The province's new anti-corruption body issued a statement Thursday saying it plans to examine the program.
The announcement comes after the province's auditor general reported irregularities in the awarding of contracts for 18,000 subsidized daycare spaces.
So an investigative body created to examine scams in the province's scandal-plagued construction industry is now turning its magnifying glass onto those responsible for cookies and naptime.
"The integrity of the public system is at the heart of my mandate as anti-corruption commissioner," unit boss Robert Lafreniere said in Thursday's statement.
"The auditor general's findings are troubling enough that I'm asking my team to gather and analyze pertinent information to determine whether there's enough to investigate under the (province's) anti-corruption law."
The public daycare program created a decade ago by the previous Parti Quebecois government is a source of pride to many policy-makers in the province.
It inspired an ill-fated attempt by Paul Martin's federal Liberals to create a similar system across Canada several years ago.
The logic behind it was simple: lower the cost of daycare so all children have access to quality education from early on, while eliminating a barrier for parents hoping to enter the job market.
But for years there have been complaints about the long wait times, lack of available spots and the notion that spaces were being gobbled up by families with the means to pay for child care.
In recent months, the program has become a source of increasing controversy.
The man once responsible for administering the system, ex-cabinet minister Tony Tomassi, has been slapped with unrelated fraud charges.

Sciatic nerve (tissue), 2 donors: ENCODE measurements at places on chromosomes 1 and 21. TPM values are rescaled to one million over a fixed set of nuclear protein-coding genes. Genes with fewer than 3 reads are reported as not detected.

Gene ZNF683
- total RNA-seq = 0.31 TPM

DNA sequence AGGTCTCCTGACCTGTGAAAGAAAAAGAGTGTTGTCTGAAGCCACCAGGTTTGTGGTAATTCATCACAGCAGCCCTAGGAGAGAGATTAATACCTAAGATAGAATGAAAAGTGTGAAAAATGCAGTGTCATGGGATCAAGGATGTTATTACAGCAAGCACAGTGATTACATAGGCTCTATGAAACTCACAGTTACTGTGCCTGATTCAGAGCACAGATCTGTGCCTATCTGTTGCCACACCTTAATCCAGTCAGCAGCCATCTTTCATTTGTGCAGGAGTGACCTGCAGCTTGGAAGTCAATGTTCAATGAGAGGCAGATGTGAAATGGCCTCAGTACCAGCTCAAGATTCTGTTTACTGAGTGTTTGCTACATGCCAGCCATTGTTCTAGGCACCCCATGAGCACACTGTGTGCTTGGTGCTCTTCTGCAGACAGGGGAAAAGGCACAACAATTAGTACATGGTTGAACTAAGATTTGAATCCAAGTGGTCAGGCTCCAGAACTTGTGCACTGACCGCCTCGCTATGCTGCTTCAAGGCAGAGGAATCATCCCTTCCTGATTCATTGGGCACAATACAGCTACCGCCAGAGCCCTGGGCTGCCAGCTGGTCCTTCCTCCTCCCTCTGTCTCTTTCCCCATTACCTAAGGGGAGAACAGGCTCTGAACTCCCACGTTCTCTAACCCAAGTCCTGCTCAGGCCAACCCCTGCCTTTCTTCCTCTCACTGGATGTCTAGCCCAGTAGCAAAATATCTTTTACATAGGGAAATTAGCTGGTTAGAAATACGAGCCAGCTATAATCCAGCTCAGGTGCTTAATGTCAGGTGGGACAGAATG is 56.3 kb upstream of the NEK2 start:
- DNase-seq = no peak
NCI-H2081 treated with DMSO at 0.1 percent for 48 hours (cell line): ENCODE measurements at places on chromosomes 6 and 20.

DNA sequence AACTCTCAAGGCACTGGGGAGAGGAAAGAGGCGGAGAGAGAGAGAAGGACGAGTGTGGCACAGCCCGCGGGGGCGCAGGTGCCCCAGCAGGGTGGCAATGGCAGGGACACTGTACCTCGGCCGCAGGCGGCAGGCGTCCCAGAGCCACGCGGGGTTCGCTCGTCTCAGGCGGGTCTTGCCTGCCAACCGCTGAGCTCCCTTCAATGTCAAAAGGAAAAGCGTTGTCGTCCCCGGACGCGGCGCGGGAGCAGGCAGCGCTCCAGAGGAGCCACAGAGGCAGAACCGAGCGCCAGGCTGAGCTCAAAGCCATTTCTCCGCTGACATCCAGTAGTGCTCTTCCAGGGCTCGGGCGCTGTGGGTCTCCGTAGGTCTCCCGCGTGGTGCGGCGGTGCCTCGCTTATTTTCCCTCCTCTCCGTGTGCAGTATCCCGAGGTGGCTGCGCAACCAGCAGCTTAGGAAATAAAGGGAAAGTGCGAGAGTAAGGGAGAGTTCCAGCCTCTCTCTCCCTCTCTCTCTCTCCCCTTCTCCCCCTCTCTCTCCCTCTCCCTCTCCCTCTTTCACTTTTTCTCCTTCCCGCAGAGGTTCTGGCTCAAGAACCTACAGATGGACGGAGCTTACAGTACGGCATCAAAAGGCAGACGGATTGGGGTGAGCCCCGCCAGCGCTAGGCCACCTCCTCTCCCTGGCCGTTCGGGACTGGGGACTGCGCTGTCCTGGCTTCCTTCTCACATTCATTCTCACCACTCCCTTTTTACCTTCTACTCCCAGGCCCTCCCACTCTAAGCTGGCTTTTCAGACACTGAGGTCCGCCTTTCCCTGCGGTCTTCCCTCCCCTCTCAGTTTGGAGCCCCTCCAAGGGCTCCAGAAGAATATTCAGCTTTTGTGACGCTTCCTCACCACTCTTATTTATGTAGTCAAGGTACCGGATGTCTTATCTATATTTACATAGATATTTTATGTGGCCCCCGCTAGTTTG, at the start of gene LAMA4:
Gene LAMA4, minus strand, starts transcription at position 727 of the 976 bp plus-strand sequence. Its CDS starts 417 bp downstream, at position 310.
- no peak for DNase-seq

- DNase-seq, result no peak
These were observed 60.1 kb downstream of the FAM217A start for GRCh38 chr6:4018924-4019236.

Tomassi had, in the weeks before his forced resignation from cabinet, also been accused of cronyism in the awarding of contracts.
The opposition had been raising alarm bells about lucrative daycare contracts going to Liberal party donors.
The system provides daycare operators with $35 to $52 per child per day, while parents kick in $7 per day. Some of those contracts went to people with no demonstrable history of working with children — but with a history of donating to the governing party, the opposition said.
Tomassi was later forced to resign amid unrelated allegations that he used a personal credit card supplied by a private company that received government business.
But it was this week's auditor general's report about the performance of the program under Tomassi's predecessor, Michele Courchesne, in 2008 that triggered the involvement of the anti-corruption unit.
The report cited irregularities at every step, from ignoring bureaucrats' advice about who should get contracts to the awarding of spots to the wrong places.
Some areas that had enough daycare spaces got more, while others lacking spaces didn't get any new ones.
The leader of a popular new political party demanded that the premier explain why bureaucrats' advice was overruled.
"Mr. Charest needs to tell us: Is he the person who demanded those changes?" said Francois Legault, the leader of the Coalition For Quebec's Future, which has been leading recent polls.